The FCA hosted a live event providing feedback to the industry regards preparation for the March 2022 deadline. During the session, representatives from both the FCA and PRA presented feedback and responded to industry queries.
The regulators were keen to remind everyone that Operational Resilience aims to encourage better outcomes for consumers and the markets as a whole.
Steps to complete before 31 March 2022:
The regulators expect that all in-scope firms should have:
Identified their Important Business Services (IBS)
Set impact tolerances for each IBS
Completed mapping and testing to enable identification of vulnerabilities
Prepared communication plans to manage any incidents
Defined a process to identify and use lessons learned
Approved the first self-assessment
At this stage, a firm needs to know what level of disruption it can withstand without causing intolerable harm.
In an earlier blog, we examined the operational resilience requirements. Firms should ensure that they have documented clearly the steps they have taken and explained their rationale.
What should firms do after 31 March 2022?
From this point, the transitional period commences and lasts for three years ending on 31 March 2025. During the transitional period, firms should continue mapping and testing to remain within the impact tolerance.
The regulators have indicated that they have no specific plans to request copies of the self-assessment immediately after 31 March. However, if a firm breaches its regulatory obligations, the regulators will likely ask to see the self-assessment document. Therefore, firms must maintain the self-assessment document appropriately.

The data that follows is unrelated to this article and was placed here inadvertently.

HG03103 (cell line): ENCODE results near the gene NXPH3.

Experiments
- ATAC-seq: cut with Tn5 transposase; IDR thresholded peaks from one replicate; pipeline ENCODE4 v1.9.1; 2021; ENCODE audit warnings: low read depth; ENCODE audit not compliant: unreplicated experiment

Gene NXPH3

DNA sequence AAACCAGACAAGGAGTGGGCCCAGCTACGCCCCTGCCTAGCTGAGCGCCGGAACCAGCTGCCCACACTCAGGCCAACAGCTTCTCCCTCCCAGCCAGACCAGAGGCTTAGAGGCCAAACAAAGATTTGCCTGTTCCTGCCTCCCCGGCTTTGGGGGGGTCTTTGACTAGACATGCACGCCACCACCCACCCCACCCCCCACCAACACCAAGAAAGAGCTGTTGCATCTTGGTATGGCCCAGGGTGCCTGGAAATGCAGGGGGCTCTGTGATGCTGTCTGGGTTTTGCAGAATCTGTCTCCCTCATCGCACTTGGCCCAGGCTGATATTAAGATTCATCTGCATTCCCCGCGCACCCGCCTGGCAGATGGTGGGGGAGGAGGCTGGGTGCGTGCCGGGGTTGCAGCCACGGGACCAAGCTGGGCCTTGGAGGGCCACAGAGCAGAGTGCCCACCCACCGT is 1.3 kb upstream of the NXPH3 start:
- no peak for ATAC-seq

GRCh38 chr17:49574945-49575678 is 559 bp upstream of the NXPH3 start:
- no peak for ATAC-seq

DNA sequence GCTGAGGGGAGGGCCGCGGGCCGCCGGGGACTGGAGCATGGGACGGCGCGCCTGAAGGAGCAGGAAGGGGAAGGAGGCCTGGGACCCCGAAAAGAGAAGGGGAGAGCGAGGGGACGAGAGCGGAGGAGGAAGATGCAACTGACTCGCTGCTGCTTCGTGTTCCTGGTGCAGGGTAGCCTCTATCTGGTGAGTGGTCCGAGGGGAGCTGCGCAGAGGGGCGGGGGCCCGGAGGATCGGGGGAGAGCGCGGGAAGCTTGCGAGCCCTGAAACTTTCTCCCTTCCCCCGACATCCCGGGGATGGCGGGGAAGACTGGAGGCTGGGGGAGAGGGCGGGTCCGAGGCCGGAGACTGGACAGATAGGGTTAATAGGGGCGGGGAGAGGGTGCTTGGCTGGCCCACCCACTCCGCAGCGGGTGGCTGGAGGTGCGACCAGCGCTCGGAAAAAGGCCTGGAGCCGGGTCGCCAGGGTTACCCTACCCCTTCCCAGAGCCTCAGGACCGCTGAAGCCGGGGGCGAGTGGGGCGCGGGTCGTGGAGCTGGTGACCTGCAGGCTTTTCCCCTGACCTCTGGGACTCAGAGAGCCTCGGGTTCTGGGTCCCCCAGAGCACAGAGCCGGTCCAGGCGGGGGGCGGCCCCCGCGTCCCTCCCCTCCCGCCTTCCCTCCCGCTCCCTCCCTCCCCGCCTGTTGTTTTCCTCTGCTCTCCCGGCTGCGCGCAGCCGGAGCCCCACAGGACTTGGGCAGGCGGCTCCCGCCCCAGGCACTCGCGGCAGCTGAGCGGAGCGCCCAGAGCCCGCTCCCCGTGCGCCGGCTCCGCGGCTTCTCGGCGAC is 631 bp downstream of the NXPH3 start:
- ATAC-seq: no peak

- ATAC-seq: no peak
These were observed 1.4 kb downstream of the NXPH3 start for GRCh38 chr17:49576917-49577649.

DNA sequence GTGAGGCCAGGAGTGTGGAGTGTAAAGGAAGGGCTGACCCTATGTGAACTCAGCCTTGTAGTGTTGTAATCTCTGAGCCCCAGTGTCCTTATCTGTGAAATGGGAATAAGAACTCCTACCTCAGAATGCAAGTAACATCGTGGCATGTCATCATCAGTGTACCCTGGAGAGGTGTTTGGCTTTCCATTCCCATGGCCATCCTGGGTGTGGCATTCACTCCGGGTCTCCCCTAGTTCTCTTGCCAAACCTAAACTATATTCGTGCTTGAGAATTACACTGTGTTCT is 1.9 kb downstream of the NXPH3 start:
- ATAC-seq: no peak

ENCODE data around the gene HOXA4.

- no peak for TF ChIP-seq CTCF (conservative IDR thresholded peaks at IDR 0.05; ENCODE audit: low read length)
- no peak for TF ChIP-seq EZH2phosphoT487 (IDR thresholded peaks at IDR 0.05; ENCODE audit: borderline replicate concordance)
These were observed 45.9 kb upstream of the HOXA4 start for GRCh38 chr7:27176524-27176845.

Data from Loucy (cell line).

The regulators gathered data from some high impact firms, which allowed the regulators to review how those firms had identified their IBS and the rationale for their choice. The supervisors were also interested in the methodology adopted by firms to set their impact tolerances as well as the rationale used to set impact tolerances.
Have you identified your IBS correctly?
Whilst the regulators noted that progress is being made, there is still room for improvement. FCA indicated that firms needed to provide further consideration to the following areas:
Improving the documented rationale for identifying each individual IBS. This could include metrics such as consumer research to support the decision. Bearing in mind regulatory concerns about concentration risks, firms could also consider the availability of alternative providers and the type of consumers likely to be affected by the IBS
Incorrect identification of IBS. Firms were reminded that an IBS impacts the external end-user. For this reason, internal processes, such as payroll, would not be deemed an IBS
How and why have firms set impact tolerances?
Impact tolerances should be relevant to the harm experienced. Again, the regulators were keen to emphasise that the goal is to avoid breaching the impact tolerances. Firms should consider what they can do now regarding vulnerabilities in their services. Where do they need to invest?